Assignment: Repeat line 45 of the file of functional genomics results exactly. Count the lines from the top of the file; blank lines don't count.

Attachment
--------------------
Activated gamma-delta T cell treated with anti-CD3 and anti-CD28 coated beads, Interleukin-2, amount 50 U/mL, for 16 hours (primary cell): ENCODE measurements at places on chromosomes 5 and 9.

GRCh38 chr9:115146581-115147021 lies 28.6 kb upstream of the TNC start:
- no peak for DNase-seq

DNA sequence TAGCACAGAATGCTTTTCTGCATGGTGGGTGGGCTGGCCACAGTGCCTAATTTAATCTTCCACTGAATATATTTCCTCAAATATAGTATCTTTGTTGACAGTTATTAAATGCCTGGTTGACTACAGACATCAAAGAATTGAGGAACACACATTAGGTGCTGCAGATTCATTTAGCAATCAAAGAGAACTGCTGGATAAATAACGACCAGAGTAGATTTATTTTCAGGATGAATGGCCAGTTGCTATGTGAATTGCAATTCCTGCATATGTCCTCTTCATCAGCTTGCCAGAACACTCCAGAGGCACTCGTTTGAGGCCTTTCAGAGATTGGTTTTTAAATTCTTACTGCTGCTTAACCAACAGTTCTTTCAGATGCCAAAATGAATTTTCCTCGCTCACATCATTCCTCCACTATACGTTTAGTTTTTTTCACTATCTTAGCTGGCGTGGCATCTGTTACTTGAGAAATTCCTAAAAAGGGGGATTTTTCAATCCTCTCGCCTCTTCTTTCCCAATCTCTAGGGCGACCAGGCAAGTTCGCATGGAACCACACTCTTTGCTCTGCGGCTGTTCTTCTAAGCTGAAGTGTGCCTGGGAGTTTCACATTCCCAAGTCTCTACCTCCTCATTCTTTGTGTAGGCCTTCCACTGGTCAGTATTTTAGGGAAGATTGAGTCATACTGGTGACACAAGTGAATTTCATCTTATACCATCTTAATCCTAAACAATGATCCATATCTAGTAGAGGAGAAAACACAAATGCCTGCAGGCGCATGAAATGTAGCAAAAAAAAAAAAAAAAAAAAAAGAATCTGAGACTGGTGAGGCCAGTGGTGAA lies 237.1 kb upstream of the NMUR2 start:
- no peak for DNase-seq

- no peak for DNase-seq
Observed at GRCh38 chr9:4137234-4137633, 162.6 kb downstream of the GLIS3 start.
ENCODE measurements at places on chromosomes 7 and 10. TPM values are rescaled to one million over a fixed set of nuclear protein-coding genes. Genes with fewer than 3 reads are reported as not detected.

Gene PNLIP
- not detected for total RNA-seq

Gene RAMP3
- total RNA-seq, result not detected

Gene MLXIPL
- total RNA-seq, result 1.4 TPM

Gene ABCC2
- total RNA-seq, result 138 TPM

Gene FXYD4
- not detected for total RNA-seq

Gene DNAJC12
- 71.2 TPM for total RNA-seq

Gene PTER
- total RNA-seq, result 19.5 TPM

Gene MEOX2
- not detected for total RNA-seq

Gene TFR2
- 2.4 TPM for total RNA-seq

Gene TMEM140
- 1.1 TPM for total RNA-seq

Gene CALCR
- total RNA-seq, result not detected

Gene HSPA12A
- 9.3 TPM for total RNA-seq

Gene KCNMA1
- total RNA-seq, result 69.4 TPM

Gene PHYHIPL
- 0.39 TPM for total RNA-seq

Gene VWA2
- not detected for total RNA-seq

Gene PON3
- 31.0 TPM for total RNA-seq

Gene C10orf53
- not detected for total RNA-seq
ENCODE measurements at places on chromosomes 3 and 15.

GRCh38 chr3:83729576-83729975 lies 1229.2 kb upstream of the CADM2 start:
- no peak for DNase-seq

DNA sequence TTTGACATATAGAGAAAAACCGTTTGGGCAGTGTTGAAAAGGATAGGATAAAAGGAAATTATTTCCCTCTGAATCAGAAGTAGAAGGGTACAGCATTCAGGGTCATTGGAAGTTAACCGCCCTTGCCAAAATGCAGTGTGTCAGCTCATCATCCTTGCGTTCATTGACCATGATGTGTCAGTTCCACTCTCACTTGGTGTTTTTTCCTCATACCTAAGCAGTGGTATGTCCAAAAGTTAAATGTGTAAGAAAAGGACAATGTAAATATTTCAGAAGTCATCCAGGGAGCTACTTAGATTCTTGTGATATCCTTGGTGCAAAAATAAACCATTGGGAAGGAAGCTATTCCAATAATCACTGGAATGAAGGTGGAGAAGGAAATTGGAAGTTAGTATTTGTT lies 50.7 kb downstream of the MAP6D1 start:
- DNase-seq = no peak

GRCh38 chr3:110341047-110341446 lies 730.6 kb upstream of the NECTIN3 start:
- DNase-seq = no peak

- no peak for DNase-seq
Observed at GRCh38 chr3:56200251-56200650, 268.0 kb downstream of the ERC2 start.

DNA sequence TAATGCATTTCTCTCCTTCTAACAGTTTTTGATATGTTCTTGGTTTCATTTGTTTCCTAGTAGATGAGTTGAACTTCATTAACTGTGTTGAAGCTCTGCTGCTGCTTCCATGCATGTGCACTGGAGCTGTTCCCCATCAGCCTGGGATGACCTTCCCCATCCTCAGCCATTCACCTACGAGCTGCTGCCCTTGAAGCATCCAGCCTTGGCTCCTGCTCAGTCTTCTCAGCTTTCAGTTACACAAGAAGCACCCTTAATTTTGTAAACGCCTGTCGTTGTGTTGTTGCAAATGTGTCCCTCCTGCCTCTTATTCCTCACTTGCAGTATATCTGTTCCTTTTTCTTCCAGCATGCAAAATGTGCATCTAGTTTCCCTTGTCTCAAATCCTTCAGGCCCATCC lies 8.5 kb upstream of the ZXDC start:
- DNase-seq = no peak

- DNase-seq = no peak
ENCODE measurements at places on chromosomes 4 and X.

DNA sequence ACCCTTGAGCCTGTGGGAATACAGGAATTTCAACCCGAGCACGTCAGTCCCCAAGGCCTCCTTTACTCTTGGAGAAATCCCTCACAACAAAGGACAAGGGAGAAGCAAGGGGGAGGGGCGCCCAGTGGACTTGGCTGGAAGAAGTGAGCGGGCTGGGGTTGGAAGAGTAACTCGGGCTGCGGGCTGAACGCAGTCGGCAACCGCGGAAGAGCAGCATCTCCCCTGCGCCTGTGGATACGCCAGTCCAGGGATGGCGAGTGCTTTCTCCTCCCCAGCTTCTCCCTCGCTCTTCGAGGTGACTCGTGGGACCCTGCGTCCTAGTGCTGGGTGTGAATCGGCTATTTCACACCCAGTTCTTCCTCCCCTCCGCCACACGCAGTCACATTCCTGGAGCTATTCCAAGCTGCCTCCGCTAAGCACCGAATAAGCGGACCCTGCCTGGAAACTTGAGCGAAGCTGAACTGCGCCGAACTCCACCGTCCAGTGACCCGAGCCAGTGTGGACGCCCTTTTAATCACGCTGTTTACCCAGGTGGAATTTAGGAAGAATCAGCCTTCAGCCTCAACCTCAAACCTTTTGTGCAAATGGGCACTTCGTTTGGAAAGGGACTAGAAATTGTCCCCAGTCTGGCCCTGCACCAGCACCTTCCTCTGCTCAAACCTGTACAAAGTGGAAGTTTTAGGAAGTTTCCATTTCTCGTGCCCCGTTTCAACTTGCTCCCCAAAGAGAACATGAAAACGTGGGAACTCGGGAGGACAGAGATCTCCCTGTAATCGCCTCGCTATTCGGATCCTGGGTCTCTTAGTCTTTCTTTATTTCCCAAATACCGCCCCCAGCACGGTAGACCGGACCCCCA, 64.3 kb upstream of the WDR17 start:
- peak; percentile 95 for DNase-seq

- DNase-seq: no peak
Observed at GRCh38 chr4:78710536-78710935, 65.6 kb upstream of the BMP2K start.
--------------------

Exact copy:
- no peak for DNase-seq